Working as a Contractor
Advantages of being a Contractor
Before embarking on a contracting career, it is essential to weigh up both the advantages and disadvantages of contracting from both a personal and a business perspective.
- Flexibility: Contracting offers the opportunity to move between various industries and to gain valuable skills and experience without having to give an employer lengthy notice. It also allows a person to carry out the same service for more than one client at a time.
- Experience: Contractors are often more marketable due to their exposure to a wide variety of systems and organisations, which broaden their skills and knowledge base.
- Remuneration: Often employers are prepared to pay higher rates to a contractor than would be paid to permanent employees as the length of the employment is short-term. The employer benefits through savings in sick pay, holiday pay etc.
- Independence: A contractor is his or her own boss, and being self-employed can provide great personal satisfaction and flexibility. A contractor has control over their output from how, when and where it is done to whether they do it themselves or sub-contract.
- Opportunity to work abroad: Contractors who have a few years of varied experience behind them can often market their skills in several countries throughout the world.
Considerations when Contracting
- Exposure: Contractors are more exposed to financial risk than employees. They are ultimately responsible for their work and health and safety and any costs that may be incurred should their work be substandard or faulty.
- Administration: Contractors are responsible for all of their own tax affairs and must ensure that they are fully tax compliant. Contractors must also ensure that they keep proper records of all transactions for Tax and VAT purposes. Contractors are also responsible for their own insurance cover.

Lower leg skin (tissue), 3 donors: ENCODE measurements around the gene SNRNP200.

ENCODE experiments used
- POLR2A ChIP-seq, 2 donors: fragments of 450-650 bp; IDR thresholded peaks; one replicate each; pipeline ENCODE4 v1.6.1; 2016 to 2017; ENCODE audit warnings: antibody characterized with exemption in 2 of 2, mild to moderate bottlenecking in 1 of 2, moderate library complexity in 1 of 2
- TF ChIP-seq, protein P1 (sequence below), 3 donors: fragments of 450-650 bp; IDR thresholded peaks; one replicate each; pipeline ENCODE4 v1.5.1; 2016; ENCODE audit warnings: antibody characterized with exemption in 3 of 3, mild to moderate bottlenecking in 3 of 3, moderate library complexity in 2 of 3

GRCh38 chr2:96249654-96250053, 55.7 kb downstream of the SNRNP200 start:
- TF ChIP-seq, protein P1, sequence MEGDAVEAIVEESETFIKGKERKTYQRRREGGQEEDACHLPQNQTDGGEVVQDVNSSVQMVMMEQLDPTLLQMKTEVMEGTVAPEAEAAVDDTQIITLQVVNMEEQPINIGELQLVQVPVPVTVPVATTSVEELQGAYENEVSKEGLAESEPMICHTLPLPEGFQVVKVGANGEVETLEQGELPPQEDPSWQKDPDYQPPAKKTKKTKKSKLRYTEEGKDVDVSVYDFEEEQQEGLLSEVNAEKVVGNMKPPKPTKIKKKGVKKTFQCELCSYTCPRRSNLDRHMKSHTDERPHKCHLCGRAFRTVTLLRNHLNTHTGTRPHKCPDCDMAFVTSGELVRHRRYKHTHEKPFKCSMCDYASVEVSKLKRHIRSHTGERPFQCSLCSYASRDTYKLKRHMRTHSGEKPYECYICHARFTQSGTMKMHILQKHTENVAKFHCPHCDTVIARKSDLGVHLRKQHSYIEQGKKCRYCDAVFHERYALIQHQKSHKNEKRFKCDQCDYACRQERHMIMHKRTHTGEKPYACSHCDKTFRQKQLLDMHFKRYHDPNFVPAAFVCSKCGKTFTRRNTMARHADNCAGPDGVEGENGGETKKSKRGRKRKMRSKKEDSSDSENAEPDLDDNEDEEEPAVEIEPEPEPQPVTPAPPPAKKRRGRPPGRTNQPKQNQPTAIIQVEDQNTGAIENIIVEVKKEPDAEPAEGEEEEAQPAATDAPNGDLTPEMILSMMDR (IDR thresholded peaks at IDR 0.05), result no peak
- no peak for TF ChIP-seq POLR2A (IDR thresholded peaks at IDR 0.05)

- Flexibility: Contractors will often be required to work in continuously changing environments and must be very flexible and adaptable to this.
- Job Security: Contracts are often for short periods of time ranging from two months up to one year.
- Limited Benefits: Contractors do not receive the same benefits as an employee such as pay-related social insurance, sick pay, holiday pay or professional training.
Legal Requirements to Becoming a Contractor:
You must register as self-employed with the Revenue Commissioners. Form TR1 will allow you to register for Income Tax. You may also register for VAT and as an employer for PAYE/PRSI using for TR1 form if the need arises.
If you are setting up as a company it is important to ensure that you comply with the Revenue Commissioners criteria as to what constitutes a bona fide company. These criteria have changed significantly in recent years and we advise you to familiarise yourself with these before you decide to establish a company.
On receipt of the TR1 you will be sent a ‘Notice of Registration’ from the Revenue Commissioners stating that you are registered for income tax and your Tax Registration number.
If you wish to register a business name you must do so by contacting the Companies Registration Office (CRO). On receipt of the completed form RBN1, you will then receive a Certificate of Registration from the CRO.
Contracting for Collins McNicholas:
If you are commencing a contractor assignment for Collins McNicholas, you will need to ensure that you have first filled out and submitted the following documentation:
- A signed copy of your contract.
- Proof of VAT Registration number.
- Tax Clearance Certificate.
- Certificate of Incorporation (for Ltd. Companies).
- Proof of Professional Indemnity, and Public and Products Liability Insurance Cover.
- Personal details including address, contact details and bank account details.